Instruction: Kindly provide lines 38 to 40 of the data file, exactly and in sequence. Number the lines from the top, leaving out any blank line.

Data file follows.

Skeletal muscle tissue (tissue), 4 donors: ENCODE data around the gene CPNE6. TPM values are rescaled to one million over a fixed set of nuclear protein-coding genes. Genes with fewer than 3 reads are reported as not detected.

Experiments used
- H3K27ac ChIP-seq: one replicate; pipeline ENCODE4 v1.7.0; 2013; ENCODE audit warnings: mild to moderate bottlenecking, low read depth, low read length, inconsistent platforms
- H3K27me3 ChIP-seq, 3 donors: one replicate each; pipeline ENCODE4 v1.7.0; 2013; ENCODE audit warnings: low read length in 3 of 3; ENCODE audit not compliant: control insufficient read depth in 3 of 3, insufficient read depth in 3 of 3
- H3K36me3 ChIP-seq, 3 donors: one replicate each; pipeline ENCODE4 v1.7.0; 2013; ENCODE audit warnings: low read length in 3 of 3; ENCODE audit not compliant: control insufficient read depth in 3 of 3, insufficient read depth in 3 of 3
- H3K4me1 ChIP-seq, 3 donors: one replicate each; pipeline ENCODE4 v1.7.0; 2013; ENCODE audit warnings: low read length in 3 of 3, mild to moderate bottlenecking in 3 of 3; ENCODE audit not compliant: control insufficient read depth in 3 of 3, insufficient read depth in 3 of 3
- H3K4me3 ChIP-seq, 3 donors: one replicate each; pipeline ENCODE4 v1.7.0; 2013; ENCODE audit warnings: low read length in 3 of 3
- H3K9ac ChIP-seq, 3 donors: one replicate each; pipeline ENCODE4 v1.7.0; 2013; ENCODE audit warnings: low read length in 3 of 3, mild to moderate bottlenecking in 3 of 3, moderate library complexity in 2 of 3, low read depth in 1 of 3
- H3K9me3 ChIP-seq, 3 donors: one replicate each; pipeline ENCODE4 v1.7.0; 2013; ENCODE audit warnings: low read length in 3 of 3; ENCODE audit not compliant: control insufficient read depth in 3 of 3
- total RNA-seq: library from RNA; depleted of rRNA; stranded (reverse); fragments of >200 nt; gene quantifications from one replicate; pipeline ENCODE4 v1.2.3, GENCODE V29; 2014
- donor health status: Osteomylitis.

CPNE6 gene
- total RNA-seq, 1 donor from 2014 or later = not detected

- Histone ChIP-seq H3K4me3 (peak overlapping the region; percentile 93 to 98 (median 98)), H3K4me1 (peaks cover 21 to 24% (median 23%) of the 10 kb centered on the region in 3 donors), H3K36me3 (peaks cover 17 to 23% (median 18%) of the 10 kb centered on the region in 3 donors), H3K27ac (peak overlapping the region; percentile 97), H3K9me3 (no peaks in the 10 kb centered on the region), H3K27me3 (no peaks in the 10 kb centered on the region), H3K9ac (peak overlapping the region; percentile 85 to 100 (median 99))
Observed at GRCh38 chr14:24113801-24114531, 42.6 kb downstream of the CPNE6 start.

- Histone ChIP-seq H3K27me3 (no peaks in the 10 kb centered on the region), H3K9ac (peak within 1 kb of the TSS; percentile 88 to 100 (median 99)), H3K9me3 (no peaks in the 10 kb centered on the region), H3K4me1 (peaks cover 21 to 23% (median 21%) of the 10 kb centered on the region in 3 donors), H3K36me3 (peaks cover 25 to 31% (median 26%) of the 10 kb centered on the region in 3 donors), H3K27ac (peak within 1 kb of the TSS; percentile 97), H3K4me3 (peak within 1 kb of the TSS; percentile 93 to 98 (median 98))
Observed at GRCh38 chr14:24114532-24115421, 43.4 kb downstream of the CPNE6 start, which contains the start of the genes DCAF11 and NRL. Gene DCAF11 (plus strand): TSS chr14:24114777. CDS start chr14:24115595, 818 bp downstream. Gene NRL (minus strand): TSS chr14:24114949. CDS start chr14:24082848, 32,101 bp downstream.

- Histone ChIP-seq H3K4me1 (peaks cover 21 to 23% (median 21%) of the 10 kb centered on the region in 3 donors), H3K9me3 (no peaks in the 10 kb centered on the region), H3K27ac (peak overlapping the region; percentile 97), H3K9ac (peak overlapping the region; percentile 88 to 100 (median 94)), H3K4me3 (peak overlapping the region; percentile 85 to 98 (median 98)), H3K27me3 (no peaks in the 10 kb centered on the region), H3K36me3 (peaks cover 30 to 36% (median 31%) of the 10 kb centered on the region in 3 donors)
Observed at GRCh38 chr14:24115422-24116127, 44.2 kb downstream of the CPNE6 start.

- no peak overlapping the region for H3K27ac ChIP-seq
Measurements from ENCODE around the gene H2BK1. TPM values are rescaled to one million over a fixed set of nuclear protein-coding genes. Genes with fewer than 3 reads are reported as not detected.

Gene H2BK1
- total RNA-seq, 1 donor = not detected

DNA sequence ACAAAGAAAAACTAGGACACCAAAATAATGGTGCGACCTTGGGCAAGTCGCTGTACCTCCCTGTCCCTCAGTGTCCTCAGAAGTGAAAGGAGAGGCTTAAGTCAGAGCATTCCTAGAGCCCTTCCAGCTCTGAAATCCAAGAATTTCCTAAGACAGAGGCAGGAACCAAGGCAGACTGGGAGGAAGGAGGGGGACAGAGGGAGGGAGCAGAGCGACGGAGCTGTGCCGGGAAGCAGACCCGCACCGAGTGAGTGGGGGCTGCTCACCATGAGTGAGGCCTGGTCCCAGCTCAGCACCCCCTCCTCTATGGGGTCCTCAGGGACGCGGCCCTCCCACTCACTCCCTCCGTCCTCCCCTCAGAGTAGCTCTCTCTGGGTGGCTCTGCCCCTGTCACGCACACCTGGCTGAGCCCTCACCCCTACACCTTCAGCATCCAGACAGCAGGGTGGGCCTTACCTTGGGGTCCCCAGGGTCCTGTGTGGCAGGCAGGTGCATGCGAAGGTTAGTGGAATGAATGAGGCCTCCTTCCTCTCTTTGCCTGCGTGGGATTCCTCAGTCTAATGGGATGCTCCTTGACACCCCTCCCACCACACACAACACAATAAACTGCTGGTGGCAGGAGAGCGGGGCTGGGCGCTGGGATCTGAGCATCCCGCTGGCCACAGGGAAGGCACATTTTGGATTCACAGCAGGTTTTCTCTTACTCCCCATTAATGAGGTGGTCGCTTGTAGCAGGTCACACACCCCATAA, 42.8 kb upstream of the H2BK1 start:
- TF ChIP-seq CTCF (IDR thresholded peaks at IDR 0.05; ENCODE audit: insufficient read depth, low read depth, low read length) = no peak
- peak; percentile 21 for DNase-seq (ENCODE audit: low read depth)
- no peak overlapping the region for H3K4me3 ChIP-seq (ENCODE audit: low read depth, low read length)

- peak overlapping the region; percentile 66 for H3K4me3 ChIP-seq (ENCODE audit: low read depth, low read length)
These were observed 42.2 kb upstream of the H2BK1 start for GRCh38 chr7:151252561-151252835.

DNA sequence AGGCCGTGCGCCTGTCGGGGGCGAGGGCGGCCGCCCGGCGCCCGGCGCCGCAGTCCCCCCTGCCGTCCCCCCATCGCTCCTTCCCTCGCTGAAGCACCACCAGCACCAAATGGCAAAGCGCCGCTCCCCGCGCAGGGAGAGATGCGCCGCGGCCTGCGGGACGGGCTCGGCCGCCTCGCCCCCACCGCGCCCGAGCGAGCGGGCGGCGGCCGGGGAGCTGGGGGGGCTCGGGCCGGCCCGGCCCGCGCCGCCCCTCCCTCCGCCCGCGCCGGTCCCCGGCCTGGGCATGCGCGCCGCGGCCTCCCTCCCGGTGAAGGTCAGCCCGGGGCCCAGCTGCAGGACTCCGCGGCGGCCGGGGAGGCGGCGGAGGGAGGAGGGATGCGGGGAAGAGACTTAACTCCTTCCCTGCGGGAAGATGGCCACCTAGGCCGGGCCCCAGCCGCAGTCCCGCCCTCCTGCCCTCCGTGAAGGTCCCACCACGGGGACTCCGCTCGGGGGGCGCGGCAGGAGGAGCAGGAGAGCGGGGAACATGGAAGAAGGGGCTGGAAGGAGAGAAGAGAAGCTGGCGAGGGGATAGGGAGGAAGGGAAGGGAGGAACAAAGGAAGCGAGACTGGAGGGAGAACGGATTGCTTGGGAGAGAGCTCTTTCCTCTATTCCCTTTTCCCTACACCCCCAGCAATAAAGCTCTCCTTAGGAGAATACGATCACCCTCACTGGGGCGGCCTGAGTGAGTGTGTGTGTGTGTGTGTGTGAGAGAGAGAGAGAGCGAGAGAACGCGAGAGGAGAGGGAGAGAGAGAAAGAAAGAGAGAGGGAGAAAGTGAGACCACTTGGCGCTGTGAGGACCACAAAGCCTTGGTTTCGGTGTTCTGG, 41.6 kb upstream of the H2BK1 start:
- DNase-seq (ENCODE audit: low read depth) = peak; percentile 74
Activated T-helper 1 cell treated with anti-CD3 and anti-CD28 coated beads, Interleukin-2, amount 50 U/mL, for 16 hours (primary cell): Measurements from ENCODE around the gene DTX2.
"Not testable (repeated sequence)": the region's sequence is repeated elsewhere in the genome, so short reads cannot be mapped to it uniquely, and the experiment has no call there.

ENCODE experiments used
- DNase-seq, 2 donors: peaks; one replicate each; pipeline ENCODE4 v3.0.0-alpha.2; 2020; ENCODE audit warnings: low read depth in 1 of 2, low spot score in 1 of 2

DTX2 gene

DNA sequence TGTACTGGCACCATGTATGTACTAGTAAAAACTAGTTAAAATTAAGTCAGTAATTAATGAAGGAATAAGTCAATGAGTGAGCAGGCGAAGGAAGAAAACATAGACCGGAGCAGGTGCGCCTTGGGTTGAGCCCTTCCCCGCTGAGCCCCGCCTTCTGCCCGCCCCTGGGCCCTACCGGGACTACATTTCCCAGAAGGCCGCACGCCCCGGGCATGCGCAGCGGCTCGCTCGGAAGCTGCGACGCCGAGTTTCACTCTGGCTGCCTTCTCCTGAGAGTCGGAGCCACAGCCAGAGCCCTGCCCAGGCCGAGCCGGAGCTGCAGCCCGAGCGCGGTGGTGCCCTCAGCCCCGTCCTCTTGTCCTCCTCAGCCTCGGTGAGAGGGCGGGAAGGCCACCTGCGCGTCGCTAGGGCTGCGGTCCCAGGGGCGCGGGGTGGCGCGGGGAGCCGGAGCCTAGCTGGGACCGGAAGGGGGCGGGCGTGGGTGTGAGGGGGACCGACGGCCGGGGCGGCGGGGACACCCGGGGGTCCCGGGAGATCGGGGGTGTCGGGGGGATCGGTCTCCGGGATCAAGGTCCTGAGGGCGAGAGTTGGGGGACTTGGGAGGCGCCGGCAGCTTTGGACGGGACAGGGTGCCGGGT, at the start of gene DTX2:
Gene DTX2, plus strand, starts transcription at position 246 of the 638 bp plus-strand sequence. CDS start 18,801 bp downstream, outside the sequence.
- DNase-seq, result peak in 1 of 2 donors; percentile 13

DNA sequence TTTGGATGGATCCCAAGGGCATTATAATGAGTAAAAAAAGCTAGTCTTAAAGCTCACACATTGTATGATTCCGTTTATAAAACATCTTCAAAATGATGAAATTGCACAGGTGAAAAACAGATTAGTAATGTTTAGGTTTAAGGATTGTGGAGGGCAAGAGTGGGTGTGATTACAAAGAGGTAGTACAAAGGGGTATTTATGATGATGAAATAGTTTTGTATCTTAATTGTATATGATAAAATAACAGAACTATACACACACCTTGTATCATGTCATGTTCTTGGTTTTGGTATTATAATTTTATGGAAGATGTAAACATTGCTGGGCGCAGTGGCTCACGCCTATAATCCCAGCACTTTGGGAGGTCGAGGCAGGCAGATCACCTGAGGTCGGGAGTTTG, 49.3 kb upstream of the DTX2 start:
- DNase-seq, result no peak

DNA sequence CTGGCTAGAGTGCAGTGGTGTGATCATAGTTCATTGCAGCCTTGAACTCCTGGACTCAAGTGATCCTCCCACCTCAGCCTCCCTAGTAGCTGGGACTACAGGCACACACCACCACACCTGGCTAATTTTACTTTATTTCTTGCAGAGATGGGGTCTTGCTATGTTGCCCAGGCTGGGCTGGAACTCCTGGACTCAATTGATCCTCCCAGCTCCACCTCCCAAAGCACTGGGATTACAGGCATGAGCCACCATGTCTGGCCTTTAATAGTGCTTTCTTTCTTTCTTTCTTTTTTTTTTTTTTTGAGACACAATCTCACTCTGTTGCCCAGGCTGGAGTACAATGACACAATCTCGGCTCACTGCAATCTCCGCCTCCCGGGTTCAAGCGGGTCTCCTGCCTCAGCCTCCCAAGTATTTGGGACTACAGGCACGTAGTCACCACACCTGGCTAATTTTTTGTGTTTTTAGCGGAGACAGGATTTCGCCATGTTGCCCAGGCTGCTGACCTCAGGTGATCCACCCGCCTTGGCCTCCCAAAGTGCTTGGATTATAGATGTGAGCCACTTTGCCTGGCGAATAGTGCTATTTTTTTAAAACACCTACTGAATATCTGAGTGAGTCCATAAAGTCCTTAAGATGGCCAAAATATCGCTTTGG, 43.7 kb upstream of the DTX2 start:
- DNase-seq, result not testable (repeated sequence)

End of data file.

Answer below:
Gene DTX2, plus strand, starts transcription at position 246 of the 638 bp plus-strand sequence. CDS start 18,801 bp downstream, outside the sequence.
- DNase-seq, result peak in 1 of 2 donors; percentile 13

DNA sequence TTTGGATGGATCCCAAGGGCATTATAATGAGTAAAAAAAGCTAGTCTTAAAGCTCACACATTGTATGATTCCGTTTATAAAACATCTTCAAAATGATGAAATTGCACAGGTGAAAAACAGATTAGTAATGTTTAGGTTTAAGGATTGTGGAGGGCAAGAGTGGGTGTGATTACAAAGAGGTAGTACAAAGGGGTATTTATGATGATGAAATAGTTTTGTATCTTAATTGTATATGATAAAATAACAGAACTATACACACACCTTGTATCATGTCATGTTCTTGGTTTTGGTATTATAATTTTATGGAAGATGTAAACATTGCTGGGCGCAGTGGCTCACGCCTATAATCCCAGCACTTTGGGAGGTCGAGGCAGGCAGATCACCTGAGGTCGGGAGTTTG, 49.3 kb upstream of the DTX2 start: